Trial lawyer attacks against Abbott are dishonest

Posted Wednesday, Aug. 21, 2013  comments  Print Reprints

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Since Texans for Lawsuit Reform began fighting lawsuit abuse in 1994, organized personal injury trial lawyers have aggressively fought against every tort reform that has brought fairness, balance and predictability to our civil justice system.

They have spent millions of dollars in an effort to prevent or roll back the lawsuit reforms that have strengthened our economy, made Texas the strongest job creator in the nation and improved access to doctors and healthcare in our state.

The personal injury trial lawyer strategy includes misinformation and personal attacks, like the ones launched against Texas Attorney General Greg Abbott, a recently announced candidate for governor and a consistent advocate for lawsuit reform.

Here are the facts: In 1984, Abbott was injured by a falling tree, leaving him paralyzed from the waist down. Abbott sued, alleging ordinary negligence against a landowner and a tree company.

It was true in 1984, and it is true today, that no statute places any upper limit on recovery of economic damages (such as medical expenses and lost earning capacity) or noneconomic damages (such as pain and suffering and mental anguish) for a claim of ordinary negligence.

While there are now reasonable limits on noneconomic damages in medical liability cases and on punitive damages, Abbott’s case was not a medical malpractice case and did not involve punitive damages.

Recently on this page, personal injury trial lawyer Wade Barrow asserted that “since Abbott’s settlement, the Texas Supreme Court has repeatedly held that ‘naturally occurring conditions’ do not create an unreasonable risk of harm.”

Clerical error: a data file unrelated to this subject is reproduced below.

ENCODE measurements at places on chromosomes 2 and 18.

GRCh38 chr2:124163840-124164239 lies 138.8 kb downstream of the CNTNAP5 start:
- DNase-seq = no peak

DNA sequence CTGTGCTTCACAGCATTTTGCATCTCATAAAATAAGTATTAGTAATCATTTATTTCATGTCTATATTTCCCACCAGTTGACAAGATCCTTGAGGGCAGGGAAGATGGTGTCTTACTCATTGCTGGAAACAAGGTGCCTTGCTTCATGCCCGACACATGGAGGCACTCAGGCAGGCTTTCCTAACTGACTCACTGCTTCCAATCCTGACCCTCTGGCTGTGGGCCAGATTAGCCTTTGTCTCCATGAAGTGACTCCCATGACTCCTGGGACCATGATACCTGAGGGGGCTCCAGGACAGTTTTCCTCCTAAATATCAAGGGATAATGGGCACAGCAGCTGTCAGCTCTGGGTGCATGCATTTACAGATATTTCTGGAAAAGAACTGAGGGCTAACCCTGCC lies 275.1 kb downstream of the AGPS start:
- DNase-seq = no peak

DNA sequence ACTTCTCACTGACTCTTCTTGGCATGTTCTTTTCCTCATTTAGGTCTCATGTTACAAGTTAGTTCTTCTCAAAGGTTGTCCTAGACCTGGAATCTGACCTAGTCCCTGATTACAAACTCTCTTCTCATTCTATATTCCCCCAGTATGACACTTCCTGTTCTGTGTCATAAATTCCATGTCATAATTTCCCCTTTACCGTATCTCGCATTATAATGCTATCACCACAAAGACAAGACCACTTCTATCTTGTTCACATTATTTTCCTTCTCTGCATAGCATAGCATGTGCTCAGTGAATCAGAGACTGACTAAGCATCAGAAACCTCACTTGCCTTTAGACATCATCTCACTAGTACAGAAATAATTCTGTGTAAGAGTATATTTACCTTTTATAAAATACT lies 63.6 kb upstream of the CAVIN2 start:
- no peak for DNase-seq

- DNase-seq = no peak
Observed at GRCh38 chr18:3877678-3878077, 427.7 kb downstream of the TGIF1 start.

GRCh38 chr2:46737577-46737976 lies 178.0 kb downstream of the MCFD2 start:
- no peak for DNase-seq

That is incorrect.

The Texas Supreme Court has considered the meaning of “naturally occurring conditions” only twice.

In 2009, the court held that the city of Waco was not liable in the case of a person who climbed over a barrier and ignored posted warning signs before falling to his death when the cliff on which he was sitting crumbled.

One year later, the court held that a plaintiff could not sue a landowner because the plaintiff slipped and fell on an ice-covered street after an ice storm, which was consistent with long-standing jurisprudence that landowner defendants are not liable for injuries caused by the natural accumulation of ice and mud due to weather beyond the defendant’s control.

Neither case bears any relation to the terrible event that paralyzed Abbott.

Despite Barrow’s assertions, a plaintiff with an ordinary negligence cause of action today would have the same legal remedies that were available to Abbott in 1984, and nothing the Texas Supreme Court has said about “naturally occurring conditions” changes that.

Barrow is simply ignoring the reality that Texans can and do recover damages for legitimate claims every day.

Barrow also attacks Texans for Lawsuit Reform, the state’s largest civil justice reform group, and the reforms it has advocated over the past two decades.

The organization’s goal has always been to create and maintain a fair, honest and predictable civil justice system that balances the rights of both plaintiffs and defendants, recognizing that none of us knows when we may need to access our courts for redress of injuries or to defend against a lawsuit.

Even after decades of relentless attacks by personal injury trial lawyers against tort reforms, polls show that Texans in both political parties strongly support lawsuit reform.

The tort reforms supported by Abbott and other Texas leaders have restored balance to our civil justice system, enhanced access to healthcare and helped make the Texas economy the strongest in the nation.

Richard W. Weekley is the founder and CEO of Texans for Lawsuit Reform.

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